“My family lives a hard day’s drive away.” As you pointed out, a hard day’s drive can vary from person to person. Please give some time and/or miles.
If posters don’t want to give exact locations for themselves and their families (understandable), then give us:
closest cities of origin and destination
Really — is it too much to ask of posters who are talking about long-distance travel to be a tad more specific about distance/time, so that the rest of us can respond appropriately?
What think you, Ehell Dame?
I am put in mind of my own family, growing up. We lived about an hours drive from the rest of the extended family (ONLY an hour) . Throughout the year, invitations for the family to come to us were largely declined as it was “very far”. The rest of the family would frequently have get-togethers, though, to which we were never invited, later being told “we would have invited you but we know it’s SO FAR for you to come with the children”.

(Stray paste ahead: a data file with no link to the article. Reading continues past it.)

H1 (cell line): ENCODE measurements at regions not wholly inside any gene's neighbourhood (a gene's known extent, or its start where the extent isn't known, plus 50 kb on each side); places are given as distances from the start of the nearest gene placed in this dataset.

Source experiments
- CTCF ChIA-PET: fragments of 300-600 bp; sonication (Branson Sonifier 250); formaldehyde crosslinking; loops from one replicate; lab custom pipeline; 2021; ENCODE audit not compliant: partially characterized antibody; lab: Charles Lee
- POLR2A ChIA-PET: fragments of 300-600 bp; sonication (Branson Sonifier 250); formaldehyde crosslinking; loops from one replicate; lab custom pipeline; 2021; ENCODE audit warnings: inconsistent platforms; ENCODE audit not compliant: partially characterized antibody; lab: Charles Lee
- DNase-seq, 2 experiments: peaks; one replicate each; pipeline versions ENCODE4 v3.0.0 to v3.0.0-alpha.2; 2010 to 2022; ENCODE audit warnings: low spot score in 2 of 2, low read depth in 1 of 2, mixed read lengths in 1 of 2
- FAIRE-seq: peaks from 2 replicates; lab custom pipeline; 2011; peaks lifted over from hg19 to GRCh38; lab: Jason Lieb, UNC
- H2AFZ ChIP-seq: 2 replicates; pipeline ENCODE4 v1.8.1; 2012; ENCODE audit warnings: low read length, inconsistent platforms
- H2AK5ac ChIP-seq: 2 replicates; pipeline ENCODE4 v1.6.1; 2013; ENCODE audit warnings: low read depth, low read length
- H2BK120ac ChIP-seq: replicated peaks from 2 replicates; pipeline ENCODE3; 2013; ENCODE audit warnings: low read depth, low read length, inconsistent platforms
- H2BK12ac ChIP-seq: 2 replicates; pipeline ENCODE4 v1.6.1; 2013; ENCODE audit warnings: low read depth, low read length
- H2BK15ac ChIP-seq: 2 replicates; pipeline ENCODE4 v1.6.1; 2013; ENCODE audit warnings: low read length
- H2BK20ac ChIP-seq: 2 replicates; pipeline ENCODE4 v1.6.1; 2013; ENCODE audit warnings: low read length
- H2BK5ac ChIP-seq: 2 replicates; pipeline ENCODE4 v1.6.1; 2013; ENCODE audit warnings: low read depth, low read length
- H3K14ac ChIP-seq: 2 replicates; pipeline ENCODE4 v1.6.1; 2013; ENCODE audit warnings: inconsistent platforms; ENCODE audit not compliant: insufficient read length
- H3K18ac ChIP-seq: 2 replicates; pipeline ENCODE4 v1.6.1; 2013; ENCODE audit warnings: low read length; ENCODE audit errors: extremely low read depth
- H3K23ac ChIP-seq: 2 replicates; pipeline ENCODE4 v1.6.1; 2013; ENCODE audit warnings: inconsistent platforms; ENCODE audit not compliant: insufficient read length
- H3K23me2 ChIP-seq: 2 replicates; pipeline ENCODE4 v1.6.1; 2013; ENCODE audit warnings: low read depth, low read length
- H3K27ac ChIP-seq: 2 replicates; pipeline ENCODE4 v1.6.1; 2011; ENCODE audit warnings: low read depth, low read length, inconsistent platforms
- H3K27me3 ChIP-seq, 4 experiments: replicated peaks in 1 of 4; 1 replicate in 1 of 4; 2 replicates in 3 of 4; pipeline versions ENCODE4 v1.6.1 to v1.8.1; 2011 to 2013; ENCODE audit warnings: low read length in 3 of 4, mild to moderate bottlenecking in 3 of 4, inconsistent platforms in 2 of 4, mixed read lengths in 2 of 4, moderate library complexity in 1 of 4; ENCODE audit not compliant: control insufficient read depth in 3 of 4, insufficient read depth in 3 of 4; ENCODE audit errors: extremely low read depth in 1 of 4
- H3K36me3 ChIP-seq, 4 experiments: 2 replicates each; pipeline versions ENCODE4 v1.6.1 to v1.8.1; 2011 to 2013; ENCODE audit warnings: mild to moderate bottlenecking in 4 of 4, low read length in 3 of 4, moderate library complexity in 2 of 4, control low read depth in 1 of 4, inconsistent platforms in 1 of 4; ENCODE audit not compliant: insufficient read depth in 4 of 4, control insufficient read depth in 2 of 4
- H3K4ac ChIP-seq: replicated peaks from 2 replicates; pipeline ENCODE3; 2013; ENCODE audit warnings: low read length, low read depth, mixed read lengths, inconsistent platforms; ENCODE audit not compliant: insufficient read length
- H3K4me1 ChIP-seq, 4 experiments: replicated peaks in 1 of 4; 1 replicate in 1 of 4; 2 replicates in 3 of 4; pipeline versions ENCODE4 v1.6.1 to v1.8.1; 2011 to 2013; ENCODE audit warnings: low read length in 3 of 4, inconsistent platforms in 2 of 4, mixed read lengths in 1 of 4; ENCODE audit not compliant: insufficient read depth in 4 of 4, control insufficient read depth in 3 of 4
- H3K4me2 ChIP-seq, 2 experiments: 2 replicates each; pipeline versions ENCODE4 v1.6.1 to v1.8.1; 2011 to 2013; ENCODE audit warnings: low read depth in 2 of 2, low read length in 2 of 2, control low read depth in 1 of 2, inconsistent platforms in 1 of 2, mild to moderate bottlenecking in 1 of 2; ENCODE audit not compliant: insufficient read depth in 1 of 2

However, EVERY SINGLE YEAR it was expected that our family host Christmas, the biggest, most involved, complicated and pressure-some event of the year. The relatives also expected to spend the night (often two). My saintly mother rarely kicked up a fuss, such was her love of Christmas and her desire to see it celebrated in good spirits without conflict. I should mention she had four children, whereas, amongst the extended family, there was one only child and the rest just adult grandparents/aunts/uncles etc.
That does sound rude, but maybe your family was thinking, “Angeldrac’s family has four kids; maybe it’d be easier on them if we all went to their house for Christmas, than if they had to travel to us.”